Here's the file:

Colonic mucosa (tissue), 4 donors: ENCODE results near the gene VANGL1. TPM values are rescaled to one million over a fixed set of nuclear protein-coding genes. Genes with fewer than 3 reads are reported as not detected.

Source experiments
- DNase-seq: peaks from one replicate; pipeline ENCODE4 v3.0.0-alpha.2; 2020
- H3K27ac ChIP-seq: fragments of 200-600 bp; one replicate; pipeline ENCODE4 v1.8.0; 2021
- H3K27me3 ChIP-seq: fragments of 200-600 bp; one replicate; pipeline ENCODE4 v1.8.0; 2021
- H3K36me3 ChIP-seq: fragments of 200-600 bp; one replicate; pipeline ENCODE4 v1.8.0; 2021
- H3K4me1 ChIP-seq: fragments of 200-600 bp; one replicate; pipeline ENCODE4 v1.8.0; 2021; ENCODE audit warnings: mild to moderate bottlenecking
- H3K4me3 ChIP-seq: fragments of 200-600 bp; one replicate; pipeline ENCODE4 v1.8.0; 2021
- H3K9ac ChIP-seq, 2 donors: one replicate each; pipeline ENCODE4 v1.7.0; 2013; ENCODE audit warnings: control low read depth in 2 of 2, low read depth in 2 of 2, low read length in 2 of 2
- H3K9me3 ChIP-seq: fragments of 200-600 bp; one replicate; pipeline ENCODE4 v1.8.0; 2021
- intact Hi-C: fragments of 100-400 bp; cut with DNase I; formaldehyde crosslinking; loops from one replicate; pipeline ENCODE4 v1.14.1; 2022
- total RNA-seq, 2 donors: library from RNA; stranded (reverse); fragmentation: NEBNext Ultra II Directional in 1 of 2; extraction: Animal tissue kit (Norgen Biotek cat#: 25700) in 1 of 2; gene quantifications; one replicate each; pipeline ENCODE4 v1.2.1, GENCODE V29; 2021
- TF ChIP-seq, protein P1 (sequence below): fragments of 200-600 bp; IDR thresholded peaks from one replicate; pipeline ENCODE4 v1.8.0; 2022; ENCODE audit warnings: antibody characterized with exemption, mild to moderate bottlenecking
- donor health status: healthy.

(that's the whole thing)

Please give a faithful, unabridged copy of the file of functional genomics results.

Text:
Colonic mucosa (tissue), 4 donors: ENCODE results near the gene VANGL1. TPM values are rescaled to one million over a fixed set of nuclear protein-coding genes. Genes with fewer than 3 reads are reported as not detected.

Source experiments
- DNase-seq: peaks from one replicate; pipeline ENCODE4 v3.0.0-alpha.2; 2020
- H3K27ac ChIP-seq: fragments of 200-600 bp; one replicate; pipeline ENCODE4 v1.8.0; 2021
- H3K27me3 ChIP-seq: fragments of 200-600 bp; one replicate; pipeline ENCODE4 v1.8.0; 2021
- H3K36me3 ChIP-seq: fragments of 200-600 bp; one replicate; pipeline ENCODE4 v1.8.0; 2021
- H3K4me1 ChIP-seq: fragments of 200-600 bp; one replicate; pipeline ENCODE4 v1.8.0; 2021; ENCODE audit warnings: mild to moderate bottlenecking
- H3K4me3 ChIP-seq: fragments of 200-600 bp; one replicate; pipeline ENCODE4 v1.8.0; 2021
- H3K9ac ChIP-seq, 2 donors: one replicate each; pipeline ENCODE4 v1.7.0; 2013; ENCODE audit warnings: control low read depth in 2 of 2, low read depth in 2 of 2, low read length in 2 of 2
- H3K9me3 ChIP-seq: fragments of 200-600 bp; one replicate; pipeline ENCODE4 v1.8.0; 2021
- intact Hi-C: fragments of 100-400 bp; cut with DNase I; formaldehyde crosslinking; loops from one replicate; pipeline ENCODE4 v1.14.1; 2022
- total RNA-seq, 2 donors: library from RNA; stranded (reverse); fragmentation: NEBNext Ultra II Directional in 1 of 2; extraction: Animal tissue kit (Norgen Biotek cat#: 25700) in 1 of 2; gene quantifications; one replicate each; pipeline ENCODE4 v1.2.1, GENCODE V29; 2021
- TF ChIP-seq, protein P1 (sequence below): fragments of 200-600 bp; IDR thresholded peaks from one replicate; pipeline ENCODE4 v1.8.0; 2022; ENCODE audit warnings: antibody characterized with exemption, mild to moderate bottlenecking
- donor health status: healthy.